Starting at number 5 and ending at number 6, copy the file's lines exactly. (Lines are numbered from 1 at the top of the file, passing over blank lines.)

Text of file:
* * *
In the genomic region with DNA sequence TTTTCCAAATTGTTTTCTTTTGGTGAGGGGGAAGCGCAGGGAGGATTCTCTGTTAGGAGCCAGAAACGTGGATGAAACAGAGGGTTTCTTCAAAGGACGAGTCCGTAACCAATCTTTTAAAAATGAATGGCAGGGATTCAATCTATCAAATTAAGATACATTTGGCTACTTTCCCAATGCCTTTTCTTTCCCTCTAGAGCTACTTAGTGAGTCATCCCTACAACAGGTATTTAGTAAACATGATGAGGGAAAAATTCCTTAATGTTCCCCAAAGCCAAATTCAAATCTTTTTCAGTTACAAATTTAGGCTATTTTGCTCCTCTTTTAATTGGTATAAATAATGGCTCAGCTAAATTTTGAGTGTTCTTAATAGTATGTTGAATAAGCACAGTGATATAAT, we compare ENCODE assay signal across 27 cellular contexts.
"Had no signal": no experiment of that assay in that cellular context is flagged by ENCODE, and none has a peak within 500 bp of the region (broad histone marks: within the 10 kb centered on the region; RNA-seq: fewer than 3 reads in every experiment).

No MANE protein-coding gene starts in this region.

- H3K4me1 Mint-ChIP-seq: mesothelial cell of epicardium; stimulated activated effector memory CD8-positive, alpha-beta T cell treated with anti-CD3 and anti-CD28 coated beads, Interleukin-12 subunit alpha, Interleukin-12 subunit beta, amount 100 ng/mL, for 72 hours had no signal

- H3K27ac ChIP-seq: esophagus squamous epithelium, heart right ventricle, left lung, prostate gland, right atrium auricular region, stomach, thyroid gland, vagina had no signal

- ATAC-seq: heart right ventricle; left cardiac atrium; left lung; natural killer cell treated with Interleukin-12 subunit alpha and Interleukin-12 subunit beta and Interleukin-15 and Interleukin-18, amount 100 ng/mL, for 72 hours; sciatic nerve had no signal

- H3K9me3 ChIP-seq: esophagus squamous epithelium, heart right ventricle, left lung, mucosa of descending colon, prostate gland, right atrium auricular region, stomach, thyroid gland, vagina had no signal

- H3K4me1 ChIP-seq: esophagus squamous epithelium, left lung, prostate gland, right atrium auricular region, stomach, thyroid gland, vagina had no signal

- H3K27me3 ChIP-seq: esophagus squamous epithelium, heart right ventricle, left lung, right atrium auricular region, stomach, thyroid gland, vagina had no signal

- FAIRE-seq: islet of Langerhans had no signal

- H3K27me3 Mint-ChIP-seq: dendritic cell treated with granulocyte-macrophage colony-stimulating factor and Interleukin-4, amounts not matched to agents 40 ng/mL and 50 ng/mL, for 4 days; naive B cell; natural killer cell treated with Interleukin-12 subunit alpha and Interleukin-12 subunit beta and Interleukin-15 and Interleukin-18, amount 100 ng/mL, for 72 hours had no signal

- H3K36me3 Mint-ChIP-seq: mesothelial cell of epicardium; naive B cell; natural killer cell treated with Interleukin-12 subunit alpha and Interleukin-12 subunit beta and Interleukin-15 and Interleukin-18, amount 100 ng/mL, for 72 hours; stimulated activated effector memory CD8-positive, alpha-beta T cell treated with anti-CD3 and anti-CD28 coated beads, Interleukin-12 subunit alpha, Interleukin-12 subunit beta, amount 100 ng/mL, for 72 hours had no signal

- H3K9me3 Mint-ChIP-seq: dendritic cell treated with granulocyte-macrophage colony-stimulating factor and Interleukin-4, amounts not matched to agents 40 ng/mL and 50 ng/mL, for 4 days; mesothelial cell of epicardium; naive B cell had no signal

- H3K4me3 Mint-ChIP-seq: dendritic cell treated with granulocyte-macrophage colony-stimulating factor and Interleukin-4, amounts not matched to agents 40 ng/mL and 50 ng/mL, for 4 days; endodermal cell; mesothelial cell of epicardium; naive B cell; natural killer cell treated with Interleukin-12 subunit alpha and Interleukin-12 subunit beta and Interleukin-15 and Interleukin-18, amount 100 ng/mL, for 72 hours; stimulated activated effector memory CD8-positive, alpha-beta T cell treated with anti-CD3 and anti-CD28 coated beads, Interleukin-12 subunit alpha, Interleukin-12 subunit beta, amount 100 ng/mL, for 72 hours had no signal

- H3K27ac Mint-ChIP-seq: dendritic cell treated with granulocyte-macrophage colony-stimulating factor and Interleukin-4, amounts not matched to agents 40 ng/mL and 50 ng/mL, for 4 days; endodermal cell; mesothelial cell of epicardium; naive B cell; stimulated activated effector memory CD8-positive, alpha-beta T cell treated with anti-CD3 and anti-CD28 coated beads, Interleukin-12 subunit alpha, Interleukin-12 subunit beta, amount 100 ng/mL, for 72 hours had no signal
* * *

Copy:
- H3K27ac ChIP-seq: esophagus squamous epithelium, heart right ventricle, left lung, prostate gland, right atrium auricular region, stomach, thyroid gland, vagina had no signal

- ATAC-seq: heart right ventricle; left cardiac atrium; left lung; natural killer cell treated with Interleukin-12 subunit alpha and Interleukin-12 subunit beta and Interleukin-15 and Interleukin-18, amount 100 ng/mL, for 72 hours; sciatic nerve had no signal